Vacuum pump

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A vacuum pump is a device that removes gas molecules from a sealed volume in order to leave behind a partial vacuum. The vacuum pump was invented in 1650 by Otto von Guericke.



Pumps can be broadly categorized according to three techniques:[1]

  • Positive displacement pumps use a mechanism to repeatedly expand a cavity, allow gases to flow in from the chamber, seal off the cavity, and exhaust it to the atmosphere.
  • Momentum transfer pumps, also called molecular pumps, use high speed jets of dense fluid or high speed rotating blades to knock gas molecules out of the chamber.
  • Entrapment pumps capture gases in a solid or adsorbed state. This includes cryopumps, getters, and ion pumps.

Positive displacement pumps are the most effective for low vacuums. Momentum transfer pumps in conjunction with one or two positive displacement pumps are the most common configuration used to achieve high vacuums. In this configuration the positive displacement pump serves two purposes. First it obtains a rough vacuum in the vessel being evacuated before the momentum transfer pump can be used to obtain the high vacuum, as momentum transfer pumps cannot start pumping at atmospheric pressures. Second the positive displacement pump backs up the momentum transfer pump by evacuating to low vacuum the accumulation of displaced molecules in the high vacuum pump. Entrapment pumps can be added to reach ultrahigh vacuums, but they require periodic regeneration of the surfaces that trap air molecules or ions. Due to this requirement their available operational time can be unacceptably short in low and high vacuums, thus limiting their use to ultrahigh vacuums. Pumps also differ in details like manufacturing tolerances, sealing material, pressure, flow, admission or no admission of oil vapor, service intervals, reliability, tolerance to dust, tolerance to chemicals, tolerance to liquids and vibration.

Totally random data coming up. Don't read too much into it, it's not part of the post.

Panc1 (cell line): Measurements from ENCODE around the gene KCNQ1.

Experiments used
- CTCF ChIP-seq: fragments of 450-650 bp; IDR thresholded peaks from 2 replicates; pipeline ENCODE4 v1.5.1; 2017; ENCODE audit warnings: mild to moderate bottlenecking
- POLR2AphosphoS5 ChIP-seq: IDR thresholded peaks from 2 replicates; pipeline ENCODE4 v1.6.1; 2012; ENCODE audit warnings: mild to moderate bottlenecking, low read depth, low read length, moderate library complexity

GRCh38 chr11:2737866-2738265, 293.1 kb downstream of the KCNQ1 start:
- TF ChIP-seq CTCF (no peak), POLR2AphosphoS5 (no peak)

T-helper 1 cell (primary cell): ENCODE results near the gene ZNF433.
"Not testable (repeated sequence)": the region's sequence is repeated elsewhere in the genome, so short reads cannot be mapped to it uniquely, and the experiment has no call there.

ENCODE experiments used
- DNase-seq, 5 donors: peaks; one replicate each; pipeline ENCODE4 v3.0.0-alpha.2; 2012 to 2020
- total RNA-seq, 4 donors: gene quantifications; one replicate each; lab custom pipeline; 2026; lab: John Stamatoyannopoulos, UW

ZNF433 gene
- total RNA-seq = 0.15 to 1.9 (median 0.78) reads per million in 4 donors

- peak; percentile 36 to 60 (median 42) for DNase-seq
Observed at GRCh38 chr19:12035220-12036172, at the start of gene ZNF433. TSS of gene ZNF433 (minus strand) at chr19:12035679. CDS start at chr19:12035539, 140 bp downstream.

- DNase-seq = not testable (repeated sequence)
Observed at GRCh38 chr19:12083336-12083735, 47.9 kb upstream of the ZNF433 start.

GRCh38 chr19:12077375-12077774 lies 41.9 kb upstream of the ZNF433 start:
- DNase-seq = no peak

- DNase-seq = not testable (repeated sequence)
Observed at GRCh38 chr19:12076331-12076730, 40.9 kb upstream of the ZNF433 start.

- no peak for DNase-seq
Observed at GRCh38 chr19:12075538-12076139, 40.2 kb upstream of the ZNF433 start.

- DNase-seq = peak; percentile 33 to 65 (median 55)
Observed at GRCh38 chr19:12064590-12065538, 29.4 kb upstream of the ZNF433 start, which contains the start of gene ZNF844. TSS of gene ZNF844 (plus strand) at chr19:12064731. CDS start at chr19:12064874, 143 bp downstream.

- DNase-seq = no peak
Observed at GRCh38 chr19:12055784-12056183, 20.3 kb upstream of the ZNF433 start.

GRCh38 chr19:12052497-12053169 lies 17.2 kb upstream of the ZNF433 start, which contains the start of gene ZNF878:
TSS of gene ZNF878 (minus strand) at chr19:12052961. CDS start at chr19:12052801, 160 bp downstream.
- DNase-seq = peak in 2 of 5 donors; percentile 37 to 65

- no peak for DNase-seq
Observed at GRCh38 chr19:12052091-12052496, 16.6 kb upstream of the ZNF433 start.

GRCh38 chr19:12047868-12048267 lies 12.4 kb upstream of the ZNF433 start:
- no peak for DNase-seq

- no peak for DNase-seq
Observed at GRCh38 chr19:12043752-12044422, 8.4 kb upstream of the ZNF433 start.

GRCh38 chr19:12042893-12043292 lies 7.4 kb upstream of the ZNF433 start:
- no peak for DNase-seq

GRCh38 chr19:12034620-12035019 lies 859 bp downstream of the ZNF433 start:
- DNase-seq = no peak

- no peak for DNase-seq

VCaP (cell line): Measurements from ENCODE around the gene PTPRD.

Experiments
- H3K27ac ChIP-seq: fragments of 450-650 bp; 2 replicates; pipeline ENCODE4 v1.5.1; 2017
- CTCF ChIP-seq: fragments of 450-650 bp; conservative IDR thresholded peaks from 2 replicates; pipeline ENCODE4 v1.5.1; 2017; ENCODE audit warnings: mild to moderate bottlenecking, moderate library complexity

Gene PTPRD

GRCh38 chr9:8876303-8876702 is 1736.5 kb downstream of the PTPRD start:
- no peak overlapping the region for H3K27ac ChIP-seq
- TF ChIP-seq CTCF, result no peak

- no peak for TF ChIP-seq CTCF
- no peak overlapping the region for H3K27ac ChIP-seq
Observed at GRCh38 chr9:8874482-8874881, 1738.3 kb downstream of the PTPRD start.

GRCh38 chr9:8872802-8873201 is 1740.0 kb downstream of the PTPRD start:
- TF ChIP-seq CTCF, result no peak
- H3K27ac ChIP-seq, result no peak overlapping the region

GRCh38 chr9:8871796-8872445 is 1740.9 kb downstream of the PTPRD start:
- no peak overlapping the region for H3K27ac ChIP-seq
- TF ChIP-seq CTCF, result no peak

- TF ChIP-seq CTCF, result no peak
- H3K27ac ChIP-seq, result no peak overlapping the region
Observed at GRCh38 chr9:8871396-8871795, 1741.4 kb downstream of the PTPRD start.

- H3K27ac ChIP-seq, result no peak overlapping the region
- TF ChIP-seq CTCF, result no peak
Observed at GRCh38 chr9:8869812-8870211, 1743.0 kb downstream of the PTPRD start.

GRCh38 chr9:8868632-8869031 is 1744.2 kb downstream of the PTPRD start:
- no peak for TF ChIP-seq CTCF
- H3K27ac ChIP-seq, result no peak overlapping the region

Performance measures

  • Pumping speed refers to the volume flow rate of a pump at its inlet, often measured in volume per unit of time. Momentum transfer and entrapment pumps are more effective on some gases than others, so the pumping rate can be different for each of the gases being pumped, and the average volume flow rate of the pump will vary depending on the chemical composition of the gases remaining in the chamber.
  • Throughput refers to the pumping speed multiplied by the gas pressure at the inlet, and is measured in units of pressure¬∑volume/unit time. At a constant temperature, throughput is proportional to the number of molecules being pumped per unit time, and therefore to the mass flow rate of the pump. When discussing a leak in the system or backstreaming through the pump, throughput refers to the volume leak rate multiplied by the pressure at the vacuum side of the leak, so the leak throughput can be compared to the pump throughput.

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